This article is an in-depth WordPress shortcode tutorial. We cover what shortcodes are, when to use them, and how to register your own, with full-code custom shortcode examples.
WordPress shortcodes are a very handy tool to do one thing: get custom PHP code to display anywhere on your site.
Once you understand WordPress shortcodes, they’re an extremely handy and easy-to-use tool to do one thing: get custom PHP code of any kind to display anywhere on your site, from your post content to your sidebars to your headers and footers. Even with Gutenberg, the WordPress block editor, solidly established in WordPress core, shortcodes remain one of my favorite programmable tools in WordPress—even though Gutenberg is designed explicitly to make shortcodes obsolete.
So before we dive into the code, let’s examine why WordPress shortcodes continue to be useful, even in a Gutenberg era.
Gutenblocks vs. Shortcodes: Comparison and Tradeoffs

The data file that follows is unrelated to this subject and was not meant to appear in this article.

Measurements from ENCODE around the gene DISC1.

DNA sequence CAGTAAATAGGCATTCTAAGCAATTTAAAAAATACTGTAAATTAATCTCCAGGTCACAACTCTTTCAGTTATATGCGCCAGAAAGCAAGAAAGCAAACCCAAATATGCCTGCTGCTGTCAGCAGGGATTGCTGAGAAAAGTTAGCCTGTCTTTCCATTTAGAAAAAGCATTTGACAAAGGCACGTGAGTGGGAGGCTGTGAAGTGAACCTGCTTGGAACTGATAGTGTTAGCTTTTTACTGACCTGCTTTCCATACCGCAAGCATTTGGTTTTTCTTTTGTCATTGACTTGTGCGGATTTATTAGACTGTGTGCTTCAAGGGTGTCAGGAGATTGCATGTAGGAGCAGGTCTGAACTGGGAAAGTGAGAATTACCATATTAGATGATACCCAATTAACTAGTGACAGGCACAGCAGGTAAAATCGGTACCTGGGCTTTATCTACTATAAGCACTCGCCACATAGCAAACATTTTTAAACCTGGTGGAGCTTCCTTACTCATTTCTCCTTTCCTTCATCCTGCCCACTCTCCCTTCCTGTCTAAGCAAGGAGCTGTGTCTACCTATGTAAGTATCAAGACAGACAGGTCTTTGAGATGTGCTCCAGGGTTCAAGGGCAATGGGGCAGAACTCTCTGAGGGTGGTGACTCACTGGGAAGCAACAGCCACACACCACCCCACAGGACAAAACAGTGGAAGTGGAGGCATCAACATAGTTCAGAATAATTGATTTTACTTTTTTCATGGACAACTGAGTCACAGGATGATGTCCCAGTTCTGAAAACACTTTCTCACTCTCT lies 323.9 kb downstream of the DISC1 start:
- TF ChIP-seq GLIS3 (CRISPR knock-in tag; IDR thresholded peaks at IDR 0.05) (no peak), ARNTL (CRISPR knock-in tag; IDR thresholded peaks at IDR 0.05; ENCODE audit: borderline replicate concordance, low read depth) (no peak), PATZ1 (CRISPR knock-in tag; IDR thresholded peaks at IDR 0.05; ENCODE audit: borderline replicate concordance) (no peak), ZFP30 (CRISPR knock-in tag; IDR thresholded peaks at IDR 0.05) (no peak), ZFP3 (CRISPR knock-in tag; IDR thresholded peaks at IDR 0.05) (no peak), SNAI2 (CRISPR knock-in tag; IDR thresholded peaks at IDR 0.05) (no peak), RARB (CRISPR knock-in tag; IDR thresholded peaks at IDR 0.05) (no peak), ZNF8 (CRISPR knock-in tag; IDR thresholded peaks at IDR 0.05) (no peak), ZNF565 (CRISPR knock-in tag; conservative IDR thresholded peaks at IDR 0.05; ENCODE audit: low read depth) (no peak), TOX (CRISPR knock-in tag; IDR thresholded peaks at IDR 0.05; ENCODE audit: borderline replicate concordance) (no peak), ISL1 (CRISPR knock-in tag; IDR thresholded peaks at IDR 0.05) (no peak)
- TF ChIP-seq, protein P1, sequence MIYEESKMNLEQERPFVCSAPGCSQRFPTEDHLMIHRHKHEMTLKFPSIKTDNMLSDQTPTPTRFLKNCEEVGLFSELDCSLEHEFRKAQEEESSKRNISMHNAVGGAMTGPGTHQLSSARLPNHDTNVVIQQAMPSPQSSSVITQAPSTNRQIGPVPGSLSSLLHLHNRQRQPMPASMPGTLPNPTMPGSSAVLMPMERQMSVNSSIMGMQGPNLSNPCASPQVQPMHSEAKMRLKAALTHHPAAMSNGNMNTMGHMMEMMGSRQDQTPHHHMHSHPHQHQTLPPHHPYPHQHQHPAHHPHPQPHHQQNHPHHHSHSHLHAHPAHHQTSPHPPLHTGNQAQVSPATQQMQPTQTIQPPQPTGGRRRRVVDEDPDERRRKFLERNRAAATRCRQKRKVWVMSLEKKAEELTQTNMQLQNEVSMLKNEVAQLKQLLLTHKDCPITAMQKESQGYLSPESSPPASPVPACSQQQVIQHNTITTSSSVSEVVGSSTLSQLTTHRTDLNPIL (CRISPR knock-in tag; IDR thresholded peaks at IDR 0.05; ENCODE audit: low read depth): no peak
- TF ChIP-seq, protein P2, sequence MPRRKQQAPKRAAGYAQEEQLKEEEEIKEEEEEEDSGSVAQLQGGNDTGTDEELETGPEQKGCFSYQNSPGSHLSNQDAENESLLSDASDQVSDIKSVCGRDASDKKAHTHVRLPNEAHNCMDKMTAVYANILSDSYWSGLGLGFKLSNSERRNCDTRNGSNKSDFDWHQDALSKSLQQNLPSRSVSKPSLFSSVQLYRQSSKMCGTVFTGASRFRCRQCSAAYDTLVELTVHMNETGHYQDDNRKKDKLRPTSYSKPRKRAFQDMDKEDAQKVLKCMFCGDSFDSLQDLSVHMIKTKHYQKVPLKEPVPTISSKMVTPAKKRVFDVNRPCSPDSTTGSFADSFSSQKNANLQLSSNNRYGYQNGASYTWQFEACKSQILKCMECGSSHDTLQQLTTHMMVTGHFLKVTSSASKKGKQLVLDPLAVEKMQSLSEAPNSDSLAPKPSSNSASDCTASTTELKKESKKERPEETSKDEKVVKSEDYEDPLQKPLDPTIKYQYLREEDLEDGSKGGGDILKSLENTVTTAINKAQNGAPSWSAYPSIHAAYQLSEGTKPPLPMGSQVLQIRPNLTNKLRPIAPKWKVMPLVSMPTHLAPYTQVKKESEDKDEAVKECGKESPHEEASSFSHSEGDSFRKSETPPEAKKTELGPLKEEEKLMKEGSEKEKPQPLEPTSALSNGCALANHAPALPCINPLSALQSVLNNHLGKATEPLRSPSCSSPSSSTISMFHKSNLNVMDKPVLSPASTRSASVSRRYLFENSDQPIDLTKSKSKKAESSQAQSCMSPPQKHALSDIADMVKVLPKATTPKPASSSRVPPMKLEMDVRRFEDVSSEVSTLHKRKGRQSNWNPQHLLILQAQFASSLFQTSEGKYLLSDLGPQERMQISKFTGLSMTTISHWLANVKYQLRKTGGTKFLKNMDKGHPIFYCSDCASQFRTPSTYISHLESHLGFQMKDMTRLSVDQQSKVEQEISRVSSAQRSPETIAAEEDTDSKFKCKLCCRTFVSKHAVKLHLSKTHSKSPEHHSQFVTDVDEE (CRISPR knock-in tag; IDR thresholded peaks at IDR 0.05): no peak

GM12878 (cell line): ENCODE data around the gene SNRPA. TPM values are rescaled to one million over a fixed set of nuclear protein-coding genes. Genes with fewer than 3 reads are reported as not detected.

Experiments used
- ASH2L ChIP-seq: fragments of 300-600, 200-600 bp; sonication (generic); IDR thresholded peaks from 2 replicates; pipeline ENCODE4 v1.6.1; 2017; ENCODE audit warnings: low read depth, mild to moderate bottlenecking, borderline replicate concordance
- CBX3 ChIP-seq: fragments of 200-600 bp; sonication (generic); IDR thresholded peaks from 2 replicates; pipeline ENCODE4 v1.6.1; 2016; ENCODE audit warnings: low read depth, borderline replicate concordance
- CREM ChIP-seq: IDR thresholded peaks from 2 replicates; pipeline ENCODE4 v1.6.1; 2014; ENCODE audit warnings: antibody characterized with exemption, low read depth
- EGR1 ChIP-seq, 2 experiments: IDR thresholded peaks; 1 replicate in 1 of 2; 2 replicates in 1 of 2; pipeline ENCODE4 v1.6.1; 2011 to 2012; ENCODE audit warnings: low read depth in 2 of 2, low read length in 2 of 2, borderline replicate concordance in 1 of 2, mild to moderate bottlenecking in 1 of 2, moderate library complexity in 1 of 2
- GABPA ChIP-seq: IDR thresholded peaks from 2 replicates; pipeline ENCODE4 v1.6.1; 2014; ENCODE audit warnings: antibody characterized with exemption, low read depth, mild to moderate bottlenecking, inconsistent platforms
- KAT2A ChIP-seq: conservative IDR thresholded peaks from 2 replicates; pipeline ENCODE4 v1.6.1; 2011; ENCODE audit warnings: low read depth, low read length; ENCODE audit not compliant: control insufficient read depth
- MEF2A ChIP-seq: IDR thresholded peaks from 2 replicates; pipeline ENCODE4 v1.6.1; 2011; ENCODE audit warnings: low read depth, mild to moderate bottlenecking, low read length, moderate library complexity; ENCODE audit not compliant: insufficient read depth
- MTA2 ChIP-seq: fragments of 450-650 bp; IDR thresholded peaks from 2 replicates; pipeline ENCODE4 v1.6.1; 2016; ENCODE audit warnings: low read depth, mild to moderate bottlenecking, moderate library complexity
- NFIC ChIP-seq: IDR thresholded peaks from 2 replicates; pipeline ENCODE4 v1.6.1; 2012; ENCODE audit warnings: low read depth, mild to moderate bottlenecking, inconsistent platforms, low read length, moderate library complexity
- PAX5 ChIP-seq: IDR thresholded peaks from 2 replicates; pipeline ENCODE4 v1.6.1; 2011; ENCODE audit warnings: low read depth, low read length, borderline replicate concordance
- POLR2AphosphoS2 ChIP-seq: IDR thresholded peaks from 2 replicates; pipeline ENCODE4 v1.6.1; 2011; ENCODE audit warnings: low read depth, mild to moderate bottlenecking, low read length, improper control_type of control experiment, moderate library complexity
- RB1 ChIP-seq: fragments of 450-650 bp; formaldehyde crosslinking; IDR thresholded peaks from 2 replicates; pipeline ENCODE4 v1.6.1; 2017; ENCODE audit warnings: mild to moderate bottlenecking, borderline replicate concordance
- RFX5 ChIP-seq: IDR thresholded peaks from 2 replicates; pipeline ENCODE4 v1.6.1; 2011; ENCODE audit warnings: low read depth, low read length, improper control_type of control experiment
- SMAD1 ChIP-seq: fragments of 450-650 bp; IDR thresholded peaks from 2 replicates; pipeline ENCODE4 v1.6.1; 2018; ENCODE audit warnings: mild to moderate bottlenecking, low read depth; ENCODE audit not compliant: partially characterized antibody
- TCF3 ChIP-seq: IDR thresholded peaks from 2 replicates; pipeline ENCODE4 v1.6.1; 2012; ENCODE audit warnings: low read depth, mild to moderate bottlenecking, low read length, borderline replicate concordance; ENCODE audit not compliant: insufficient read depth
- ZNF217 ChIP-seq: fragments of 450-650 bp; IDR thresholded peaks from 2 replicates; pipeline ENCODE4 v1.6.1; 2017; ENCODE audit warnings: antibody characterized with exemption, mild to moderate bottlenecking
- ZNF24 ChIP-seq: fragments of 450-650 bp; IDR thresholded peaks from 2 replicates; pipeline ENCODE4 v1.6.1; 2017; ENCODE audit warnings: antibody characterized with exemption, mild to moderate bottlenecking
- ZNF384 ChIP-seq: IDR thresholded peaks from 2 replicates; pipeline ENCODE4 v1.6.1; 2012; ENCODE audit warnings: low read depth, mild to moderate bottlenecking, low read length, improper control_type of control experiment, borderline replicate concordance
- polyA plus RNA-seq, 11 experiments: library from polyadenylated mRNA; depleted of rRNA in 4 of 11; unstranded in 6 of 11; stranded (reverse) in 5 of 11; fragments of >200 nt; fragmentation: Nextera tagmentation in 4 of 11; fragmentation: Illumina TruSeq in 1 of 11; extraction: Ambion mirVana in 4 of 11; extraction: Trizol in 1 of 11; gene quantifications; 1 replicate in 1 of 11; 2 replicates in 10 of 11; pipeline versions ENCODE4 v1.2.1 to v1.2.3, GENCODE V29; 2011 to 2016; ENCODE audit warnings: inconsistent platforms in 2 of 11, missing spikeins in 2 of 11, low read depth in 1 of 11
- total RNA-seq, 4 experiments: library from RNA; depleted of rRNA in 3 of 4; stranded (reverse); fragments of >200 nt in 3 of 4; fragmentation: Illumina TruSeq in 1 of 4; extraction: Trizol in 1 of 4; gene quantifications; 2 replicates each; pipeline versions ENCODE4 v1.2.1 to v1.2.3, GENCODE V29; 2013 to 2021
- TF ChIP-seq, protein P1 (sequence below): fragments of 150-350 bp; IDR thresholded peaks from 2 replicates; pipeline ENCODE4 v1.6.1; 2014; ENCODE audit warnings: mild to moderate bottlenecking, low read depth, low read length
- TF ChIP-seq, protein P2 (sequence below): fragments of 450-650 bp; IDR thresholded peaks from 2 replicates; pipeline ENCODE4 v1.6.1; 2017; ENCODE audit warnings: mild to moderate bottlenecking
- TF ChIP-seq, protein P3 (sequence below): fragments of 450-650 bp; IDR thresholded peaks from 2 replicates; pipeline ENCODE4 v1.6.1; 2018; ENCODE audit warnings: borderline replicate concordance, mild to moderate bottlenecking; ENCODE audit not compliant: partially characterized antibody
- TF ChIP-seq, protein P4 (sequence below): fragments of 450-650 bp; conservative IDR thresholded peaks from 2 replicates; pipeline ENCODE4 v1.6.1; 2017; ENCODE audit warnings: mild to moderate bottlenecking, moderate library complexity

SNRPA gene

If there’s one thing Gutenberg is designed to kill, it’s shortcodes.
Our WordPress shortcode examples need to grapple with one fact: if there’s one thing Gutenberg is designed to kill, it’s the use of WordPress shortcodes in content creation.
It’s not hard to see why. Quick, what does the following code, in your post editing screen, look like on the front end of your site?
No idea. (That’s an actual shortcode here on WPShout, by the way.) The Gutenberg team use the disgusting but accurate term “mystery meat” for the exact kind of user experience that shortcodes give.
If “mystery meat” is the problem, Gutenberg’s live-previewing Blocks are the cure:
This article was written by Fred Meyer and originally published on WPShout.